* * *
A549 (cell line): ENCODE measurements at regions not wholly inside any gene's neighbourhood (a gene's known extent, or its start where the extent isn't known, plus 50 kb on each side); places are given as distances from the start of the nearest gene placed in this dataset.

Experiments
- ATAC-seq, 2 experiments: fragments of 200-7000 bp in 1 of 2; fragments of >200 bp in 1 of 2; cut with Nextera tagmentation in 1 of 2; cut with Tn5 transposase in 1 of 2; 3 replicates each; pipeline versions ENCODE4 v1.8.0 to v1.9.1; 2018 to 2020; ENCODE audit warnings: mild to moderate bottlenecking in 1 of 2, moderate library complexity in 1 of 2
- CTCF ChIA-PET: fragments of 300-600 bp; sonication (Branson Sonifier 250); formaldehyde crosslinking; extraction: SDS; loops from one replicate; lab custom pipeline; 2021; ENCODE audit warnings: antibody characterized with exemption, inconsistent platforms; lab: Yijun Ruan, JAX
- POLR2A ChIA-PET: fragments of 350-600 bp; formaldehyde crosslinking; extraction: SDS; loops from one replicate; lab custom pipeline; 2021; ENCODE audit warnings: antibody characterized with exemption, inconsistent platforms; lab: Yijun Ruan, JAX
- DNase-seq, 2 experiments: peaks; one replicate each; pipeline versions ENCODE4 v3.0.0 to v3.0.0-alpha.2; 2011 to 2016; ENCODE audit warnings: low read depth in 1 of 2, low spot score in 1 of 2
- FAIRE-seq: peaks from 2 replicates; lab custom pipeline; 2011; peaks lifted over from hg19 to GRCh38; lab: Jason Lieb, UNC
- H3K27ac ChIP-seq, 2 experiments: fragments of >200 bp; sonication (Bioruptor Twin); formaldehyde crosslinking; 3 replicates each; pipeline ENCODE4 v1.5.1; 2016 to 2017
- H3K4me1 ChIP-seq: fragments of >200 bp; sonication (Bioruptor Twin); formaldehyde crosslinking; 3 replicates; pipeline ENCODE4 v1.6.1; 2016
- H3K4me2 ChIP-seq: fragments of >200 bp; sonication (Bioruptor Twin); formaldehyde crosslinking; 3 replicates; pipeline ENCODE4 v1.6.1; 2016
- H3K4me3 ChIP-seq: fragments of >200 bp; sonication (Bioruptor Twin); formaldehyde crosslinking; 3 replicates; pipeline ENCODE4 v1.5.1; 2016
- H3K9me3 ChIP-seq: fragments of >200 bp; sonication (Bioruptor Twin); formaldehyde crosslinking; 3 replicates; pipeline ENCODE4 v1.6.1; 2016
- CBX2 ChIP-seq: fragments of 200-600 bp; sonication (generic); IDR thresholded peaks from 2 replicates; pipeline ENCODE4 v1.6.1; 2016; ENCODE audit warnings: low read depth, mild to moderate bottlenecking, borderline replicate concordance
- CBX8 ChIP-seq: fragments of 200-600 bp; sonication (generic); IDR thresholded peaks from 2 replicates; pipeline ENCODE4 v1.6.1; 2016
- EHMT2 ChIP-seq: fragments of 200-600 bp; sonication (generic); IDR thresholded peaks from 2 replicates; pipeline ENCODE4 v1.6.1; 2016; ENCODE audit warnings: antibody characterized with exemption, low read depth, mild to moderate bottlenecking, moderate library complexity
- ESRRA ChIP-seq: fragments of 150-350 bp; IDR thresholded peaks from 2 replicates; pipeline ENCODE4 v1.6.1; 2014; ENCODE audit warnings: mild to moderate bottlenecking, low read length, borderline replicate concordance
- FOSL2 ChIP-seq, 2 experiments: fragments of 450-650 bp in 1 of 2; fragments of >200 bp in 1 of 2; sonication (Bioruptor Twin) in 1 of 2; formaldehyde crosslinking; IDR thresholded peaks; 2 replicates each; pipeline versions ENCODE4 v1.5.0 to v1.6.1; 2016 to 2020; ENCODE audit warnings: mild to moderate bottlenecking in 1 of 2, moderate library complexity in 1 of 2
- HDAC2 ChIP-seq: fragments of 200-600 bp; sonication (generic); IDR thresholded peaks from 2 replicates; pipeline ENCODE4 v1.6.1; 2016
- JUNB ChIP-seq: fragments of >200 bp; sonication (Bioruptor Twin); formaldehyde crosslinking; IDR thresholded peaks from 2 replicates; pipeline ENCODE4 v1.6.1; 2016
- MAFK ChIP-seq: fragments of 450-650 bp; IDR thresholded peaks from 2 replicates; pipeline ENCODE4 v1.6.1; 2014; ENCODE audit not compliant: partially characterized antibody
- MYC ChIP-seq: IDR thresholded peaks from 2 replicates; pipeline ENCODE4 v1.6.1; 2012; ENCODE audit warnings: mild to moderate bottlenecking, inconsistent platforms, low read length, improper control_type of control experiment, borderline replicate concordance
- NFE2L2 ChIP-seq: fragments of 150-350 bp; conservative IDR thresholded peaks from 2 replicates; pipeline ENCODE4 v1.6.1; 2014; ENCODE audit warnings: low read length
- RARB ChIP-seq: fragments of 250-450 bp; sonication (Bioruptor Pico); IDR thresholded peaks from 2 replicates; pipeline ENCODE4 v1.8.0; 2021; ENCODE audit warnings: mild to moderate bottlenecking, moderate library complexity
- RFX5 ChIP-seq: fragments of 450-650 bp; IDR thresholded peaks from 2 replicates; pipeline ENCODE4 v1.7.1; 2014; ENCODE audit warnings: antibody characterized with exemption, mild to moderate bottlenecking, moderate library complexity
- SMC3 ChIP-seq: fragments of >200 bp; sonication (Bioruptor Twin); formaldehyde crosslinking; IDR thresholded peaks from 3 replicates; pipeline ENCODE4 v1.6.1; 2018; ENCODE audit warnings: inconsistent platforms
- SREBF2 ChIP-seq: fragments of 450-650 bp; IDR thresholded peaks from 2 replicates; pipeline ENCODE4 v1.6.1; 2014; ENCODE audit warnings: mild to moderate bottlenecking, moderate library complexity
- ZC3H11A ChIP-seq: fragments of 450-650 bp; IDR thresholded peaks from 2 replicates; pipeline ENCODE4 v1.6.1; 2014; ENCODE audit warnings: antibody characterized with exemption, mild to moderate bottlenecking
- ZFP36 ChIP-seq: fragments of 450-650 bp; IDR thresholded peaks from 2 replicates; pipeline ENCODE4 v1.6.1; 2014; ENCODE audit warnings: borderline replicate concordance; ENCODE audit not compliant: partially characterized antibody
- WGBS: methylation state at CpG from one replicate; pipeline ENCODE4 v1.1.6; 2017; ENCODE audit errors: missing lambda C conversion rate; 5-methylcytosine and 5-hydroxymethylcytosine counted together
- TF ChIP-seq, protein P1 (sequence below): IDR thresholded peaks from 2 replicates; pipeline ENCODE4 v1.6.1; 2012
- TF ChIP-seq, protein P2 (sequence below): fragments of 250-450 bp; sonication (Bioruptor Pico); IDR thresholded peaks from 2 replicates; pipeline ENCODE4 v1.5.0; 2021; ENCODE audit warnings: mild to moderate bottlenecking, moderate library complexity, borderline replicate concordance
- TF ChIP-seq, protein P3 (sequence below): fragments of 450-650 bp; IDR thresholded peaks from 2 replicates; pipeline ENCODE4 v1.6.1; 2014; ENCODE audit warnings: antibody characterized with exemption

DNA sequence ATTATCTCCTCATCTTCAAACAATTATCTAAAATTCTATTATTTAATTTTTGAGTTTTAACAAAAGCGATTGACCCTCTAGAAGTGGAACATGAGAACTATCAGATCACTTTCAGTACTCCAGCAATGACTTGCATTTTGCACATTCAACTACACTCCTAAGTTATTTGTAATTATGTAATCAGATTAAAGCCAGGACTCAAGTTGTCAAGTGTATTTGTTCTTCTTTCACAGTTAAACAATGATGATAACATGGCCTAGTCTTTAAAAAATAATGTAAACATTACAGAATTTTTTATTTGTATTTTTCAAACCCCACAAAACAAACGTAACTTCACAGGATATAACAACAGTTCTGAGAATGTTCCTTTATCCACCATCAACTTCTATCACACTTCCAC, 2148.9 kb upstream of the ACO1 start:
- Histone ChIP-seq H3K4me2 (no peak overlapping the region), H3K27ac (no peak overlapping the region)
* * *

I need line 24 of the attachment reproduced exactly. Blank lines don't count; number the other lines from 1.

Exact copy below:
- RFX5 ChIP-seq: fragments of 450-650 bp; IDR thresholded peaks from 2 replicates; pipeline ENCODE4 v1.7.1; 2014; ENCODE audit warnings: antibody characterized with exemption, mild to moderate bottlenecking, moderate library complexity